About Naturopathic Medicine
Naturopathic medicine incorporates the science of nature and human function. It is a system of natural healing that sees the body as a whole and each person as an individual.
Naturopathic medicine integrates the latest discoveries in biochemistry, physiology and diagnostic advancements to understand ‘why’ the body is sick. Naturopathic doctors prescribe natural treatments to help overcome disease and restore health.
The goal of an ND is to use scientifically based therapies that support and promote the body’s natural healing process. It is this healing power of nature combined with up-to-date scientific knowledge that makes naturopathic medicine the most important system of medicine to prevent and treat disease in today’s health care.
Principles of Naturopathic Medicine
These principles are based on the concept of health and disease and are continually shifting in light of evolving scientific knowledge. It is these principles that distinguish naturopathic medicine from other medical approaches:
- First, do no harm.
- Act in cooperation with the Healing Power of Nature.
- Address the fundamental cause of disease.
- Heal the whole person through individualized treatment.
- Teach the principles of healthy living and preventative medicine.
Scope of Practice
The scope of practice for naturopathic doctors includes all aspects of family and general medicine, from pediatrics and pregnancy to geriatrics. Naturopathic doctors treat patients with acute conditions such as colds and flu, sports injuries, sleep disorders and headaches, as well as those with chronic health concerns such as arthritis and chronic pain, PMS, thyroid conditions, prostate disorders, allergies and asthma, diabetes, cardiovascular disease, fatigue, depression and mood disorders, fibromyalgia, cancer, immune disorders, weight loss and much more.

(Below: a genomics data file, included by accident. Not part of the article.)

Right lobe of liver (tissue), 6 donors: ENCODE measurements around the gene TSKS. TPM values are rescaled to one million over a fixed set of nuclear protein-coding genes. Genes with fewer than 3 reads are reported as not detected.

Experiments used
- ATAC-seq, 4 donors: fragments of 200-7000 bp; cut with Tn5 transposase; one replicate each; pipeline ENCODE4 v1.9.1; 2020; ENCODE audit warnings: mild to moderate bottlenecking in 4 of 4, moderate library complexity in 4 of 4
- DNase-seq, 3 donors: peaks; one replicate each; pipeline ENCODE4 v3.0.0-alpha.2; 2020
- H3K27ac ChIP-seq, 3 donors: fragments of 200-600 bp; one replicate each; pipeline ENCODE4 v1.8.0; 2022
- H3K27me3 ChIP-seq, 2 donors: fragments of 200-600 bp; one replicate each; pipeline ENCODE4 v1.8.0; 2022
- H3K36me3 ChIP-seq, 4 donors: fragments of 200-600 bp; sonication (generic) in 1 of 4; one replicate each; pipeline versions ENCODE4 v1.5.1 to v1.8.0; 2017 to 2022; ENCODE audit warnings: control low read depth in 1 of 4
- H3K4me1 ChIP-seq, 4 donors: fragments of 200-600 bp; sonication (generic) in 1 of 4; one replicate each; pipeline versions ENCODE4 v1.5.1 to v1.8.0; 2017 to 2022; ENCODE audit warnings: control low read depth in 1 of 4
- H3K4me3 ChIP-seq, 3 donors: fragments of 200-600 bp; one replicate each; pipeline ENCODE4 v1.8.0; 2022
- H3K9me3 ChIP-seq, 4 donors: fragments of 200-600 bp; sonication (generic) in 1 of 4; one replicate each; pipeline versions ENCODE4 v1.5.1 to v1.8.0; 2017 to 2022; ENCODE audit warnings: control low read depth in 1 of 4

Naturopathic doctors are required to complete a four year ‘pre-medical’ university undergraduate degree followed by four years of naturopathic medical training at an accredited naturopathic college. The program includes an in-depth study of the medical sciences, botanical medicine, homeopathy, joint manipulation, acupuncture, lab analysis and nutrition. They must also complete 500 hours of clinical training in outpatient facilities as well as 100 hours preceptoring with practicing doctors.
Naturopathic Doctors must successfully complete two sets of licensing exams set by the North American Board of Naturopathic Examiners, followed by provincial exams before being licensed. NDs are also required to attend continuing education seminars each year.
In Ontario, naturopathic doctors are licensed under the Board of Directors of Drugless Therapy – naturopathy (the BDDT-n). There are many other practitioners practicing under similar titles that are not licensed naturopathic doctors and do not have the training required to diagnose and treat patients. Such titles often include Natural Doctors, Natural Medical Doctors or Holistic Doctor. Don’t be afraid to ask to see the practitioner’s credentials and license number.